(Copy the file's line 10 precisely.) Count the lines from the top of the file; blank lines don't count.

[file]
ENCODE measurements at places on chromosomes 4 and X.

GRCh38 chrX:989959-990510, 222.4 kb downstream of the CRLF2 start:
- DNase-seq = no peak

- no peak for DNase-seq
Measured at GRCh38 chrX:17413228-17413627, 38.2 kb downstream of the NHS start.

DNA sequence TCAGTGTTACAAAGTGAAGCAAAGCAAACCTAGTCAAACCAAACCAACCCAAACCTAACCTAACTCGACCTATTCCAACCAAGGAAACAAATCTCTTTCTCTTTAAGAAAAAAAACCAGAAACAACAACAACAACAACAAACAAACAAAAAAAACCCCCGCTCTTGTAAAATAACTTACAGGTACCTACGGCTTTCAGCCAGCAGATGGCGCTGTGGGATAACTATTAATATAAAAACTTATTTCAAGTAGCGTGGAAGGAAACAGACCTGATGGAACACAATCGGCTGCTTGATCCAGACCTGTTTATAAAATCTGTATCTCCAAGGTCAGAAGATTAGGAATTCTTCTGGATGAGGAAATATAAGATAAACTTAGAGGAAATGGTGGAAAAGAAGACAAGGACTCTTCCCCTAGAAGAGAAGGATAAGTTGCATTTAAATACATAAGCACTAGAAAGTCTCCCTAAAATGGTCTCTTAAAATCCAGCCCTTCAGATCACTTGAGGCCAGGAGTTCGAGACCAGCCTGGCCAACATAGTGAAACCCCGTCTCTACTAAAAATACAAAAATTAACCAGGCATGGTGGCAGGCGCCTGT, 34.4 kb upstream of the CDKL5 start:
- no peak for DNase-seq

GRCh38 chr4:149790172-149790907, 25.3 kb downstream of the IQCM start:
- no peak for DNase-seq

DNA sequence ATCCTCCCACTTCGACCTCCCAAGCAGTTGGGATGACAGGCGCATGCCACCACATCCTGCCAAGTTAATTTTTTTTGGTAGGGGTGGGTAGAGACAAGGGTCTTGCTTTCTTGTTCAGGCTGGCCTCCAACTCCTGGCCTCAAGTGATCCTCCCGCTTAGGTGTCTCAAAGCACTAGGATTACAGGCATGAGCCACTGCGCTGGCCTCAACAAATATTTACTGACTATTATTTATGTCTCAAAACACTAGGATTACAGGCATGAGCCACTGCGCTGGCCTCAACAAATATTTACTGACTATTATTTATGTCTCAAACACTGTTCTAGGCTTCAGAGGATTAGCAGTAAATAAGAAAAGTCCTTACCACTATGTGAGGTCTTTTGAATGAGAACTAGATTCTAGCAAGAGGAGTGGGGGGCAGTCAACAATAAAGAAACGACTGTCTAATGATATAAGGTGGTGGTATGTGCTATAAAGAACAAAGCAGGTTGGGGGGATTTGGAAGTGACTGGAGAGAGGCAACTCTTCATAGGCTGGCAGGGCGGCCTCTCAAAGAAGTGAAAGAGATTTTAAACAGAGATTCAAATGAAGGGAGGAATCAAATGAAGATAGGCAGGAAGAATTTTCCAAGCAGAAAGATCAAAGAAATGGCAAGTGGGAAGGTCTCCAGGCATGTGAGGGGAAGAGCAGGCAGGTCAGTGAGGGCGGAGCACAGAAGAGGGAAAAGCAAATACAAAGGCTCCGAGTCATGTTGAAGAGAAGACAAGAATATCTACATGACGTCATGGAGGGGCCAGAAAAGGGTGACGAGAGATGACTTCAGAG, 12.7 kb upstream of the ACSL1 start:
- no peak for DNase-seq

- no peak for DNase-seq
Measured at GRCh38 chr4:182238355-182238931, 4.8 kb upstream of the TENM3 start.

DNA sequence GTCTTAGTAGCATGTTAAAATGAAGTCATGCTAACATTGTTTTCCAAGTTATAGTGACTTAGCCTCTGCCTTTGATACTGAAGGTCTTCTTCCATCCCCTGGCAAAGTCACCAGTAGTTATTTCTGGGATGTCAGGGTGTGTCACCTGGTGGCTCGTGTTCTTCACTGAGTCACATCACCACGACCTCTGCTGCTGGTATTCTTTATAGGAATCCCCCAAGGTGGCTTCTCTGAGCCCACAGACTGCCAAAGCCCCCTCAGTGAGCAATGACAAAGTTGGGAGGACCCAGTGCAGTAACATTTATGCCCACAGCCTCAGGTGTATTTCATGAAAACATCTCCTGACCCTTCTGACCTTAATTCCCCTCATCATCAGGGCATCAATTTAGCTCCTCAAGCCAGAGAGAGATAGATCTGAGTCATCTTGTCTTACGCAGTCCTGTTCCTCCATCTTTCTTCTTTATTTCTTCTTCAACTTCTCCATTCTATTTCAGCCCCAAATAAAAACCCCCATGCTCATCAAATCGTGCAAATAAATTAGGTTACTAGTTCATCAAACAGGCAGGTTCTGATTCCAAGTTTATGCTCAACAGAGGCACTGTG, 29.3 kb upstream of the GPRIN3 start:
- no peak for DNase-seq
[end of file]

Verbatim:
DNA sequence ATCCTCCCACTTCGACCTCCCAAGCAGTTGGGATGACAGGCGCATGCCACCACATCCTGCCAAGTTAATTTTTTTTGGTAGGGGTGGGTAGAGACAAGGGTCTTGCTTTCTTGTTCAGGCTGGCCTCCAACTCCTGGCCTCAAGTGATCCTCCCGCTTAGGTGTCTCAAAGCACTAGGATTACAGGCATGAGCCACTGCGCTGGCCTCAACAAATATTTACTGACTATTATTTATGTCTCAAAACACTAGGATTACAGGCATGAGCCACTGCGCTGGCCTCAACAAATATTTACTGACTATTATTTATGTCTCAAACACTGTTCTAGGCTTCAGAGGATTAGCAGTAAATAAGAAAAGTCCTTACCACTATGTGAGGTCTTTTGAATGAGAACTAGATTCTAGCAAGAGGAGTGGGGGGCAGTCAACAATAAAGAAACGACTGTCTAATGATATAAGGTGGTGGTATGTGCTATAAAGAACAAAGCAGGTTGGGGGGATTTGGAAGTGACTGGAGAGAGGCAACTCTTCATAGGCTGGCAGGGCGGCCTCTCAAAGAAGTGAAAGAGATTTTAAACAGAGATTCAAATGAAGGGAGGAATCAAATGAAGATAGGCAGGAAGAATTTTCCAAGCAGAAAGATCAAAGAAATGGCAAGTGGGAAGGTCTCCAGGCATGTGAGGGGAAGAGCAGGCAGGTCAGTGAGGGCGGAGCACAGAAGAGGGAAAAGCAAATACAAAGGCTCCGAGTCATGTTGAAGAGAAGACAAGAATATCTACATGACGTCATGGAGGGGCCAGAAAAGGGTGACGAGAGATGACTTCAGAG, 12.7 kb upstream of the ACSL1 start: